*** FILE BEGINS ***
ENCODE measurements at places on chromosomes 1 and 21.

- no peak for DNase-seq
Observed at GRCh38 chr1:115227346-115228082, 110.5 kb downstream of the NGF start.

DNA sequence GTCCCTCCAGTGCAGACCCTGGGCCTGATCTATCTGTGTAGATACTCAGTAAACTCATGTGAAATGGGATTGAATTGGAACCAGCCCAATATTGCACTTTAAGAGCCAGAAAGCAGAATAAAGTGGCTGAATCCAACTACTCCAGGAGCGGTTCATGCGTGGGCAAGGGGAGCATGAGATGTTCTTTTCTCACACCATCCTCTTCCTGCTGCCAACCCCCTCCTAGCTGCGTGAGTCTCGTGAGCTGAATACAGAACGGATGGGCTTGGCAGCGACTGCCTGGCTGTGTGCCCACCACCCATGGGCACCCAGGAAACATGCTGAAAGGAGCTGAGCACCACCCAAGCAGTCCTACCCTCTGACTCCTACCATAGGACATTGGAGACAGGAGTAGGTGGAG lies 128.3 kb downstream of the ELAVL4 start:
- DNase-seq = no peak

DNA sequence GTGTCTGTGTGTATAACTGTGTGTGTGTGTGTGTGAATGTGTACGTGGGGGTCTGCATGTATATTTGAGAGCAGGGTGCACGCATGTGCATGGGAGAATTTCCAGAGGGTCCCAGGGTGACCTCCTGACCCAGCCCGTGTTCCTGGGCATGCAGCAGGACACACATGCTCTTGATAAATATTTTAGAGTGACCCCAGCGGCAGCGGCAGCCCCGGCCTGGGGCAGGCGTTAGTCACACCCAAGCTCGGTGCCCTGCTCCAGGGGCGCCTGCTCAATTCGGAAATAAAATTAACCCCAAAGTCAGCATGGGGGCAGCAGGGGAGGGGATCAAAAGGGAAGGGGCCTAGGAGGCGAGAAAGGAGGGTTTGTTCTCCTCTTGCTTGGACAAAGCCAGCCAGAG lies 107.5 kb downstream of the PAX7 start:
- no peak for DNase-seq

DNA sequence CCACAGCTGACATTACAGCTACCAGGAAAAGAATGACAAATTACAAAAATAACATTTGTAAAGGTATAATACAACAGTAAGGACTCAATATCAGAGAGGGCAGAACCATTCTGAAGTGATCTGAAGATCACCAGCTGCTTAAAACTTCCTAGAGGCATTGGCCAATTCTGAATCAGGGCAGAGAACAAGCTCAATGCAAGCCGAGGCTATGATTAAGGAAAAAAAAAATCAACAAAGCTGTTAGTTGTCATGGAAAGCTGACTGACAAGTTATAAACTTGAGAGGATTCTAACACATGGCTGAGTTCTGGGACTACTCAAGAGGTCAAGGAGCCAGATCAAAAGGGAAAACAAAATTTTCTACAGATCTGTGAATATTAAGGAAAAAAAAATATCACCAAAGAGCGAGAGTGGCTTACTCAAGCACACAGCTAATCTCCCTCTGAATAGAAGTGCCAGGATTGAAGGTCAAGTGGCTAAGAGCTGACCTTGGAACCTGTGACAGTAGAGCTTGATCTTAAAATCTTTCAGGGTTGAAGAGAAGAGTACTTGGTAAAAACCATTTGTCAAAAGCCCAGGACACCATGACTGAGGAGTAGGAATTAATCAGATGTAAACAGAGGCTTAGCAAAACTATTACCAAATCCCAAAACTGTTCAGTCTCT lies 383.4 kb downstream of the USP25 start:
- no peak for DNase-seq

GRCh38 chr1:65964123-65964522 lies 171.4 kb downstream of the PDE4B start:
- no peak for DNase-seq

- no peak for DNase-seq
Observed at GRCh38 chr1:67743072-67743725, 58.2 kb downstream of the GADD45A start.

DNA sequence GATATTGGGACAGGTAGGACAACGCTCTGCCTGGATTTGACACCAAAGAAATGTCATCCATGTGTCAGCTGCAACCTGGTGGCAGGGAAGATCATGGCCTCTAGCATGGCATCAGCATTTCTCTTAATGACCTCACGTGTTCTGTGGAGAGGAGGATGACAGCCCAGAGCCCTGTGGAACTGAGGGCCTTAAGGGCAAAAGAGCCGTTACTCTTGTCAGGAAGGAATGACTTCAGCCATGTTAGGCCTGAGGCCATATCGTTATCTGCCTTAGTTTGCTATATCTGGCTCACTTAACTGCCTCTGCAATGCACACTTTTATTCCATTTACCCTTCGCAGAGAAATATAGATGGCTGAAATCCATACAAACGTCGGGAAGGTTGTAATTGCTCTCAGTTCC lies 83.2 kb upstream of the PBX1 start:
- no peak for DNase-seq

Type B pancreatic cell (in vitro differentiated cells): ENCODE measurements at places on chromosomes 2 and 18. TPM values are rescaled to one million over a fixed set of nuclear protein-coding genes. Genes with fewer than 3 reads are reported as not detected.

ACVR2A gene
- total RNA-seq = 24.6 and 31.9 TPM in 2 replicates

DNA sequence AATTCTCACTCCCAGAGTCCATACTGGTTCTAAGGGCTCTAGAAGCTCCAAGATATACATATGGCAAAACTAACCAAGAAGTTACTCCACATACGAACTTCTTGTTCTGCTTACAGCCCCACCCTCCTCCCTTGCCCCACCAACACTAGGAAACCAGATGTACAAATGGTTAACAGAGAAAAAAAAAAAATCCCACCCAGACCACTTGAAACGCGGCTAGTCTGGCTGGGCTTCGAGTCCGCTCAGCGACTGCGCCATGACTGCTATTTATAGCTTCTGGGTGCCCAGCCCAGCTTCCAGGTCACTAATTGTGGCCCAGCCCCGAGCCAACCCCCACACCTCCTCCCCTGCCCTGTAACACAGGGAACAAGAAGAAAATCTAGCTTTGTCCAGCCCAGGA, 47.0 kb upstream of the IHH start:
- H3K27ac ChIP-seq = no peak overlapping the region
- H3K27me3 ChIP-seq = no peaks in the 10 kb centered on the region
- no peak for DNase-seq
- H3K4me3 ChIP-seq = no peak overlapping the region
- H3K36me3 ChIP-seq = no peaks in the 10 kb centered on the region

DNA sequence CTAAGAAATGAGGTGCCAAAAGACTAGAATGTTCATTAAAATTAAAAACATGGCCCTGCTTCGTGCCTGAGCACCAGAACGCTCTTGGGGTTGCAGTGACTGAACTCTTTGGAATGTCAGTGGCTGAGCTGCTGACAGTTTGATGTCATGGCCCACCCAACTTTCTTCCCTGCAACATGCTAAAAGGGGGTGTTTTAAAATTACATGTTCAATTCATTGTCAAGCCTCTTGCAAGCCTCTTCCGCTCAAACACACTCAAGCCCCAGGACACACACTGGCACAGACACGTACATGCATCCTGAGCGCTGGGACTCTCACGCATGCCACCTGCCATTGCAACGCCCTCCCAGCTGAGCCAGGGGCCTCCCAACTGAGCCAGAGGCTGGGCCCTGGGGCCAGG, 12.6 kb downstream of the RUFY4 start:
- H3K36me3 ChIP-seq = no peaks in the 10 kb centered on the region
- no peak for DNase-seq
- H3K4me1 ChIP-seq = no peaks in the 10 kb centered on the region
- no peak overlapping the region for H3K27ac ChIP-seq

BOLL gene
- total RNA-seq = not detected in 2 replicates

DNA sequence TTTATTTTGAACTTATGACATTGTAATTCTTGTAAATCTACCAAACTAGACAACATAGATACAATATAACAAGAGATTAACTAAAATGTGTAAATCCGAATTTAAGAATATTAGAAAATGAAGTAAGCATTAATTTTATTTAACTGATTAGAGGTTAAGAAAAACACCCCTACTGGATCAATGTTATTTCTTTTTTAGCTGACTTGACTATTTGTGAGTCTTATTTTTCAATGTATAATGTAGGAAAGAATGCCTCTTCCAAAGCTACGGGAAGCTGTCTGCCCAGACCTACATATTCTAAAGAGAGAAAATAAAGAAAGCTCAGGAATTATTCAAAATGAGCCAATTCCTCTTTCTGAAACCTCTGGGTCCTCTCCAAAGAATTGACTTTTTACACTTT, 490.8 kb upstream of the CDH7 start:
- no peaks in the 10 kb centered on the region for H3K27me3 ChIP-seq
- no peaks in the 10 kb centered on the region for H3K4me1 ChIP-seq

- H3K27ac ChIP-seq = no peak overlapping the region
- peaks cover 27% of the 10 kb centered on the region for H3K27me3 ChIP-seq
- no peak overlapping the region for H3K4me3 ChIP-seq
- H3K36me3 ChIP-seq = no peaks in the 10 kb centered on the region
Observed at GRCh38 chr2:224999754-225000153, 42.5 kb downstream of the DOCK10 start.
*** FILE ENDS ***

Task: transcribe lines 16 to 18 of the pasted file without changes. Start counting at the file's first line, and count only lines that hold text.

Type B pancreatic cell (in vitro differentiated cells): ENCODE measurements at places on chromosomes 2 and 18. TPM values are rescaled to one million over a fixed set of nuclear protein-coding genes. Genes with fewer than 3 reads are reported as not detected.

ACVR2A gene
- total RNA-seq = 24.6 and 31.9 TPM in 2 replicates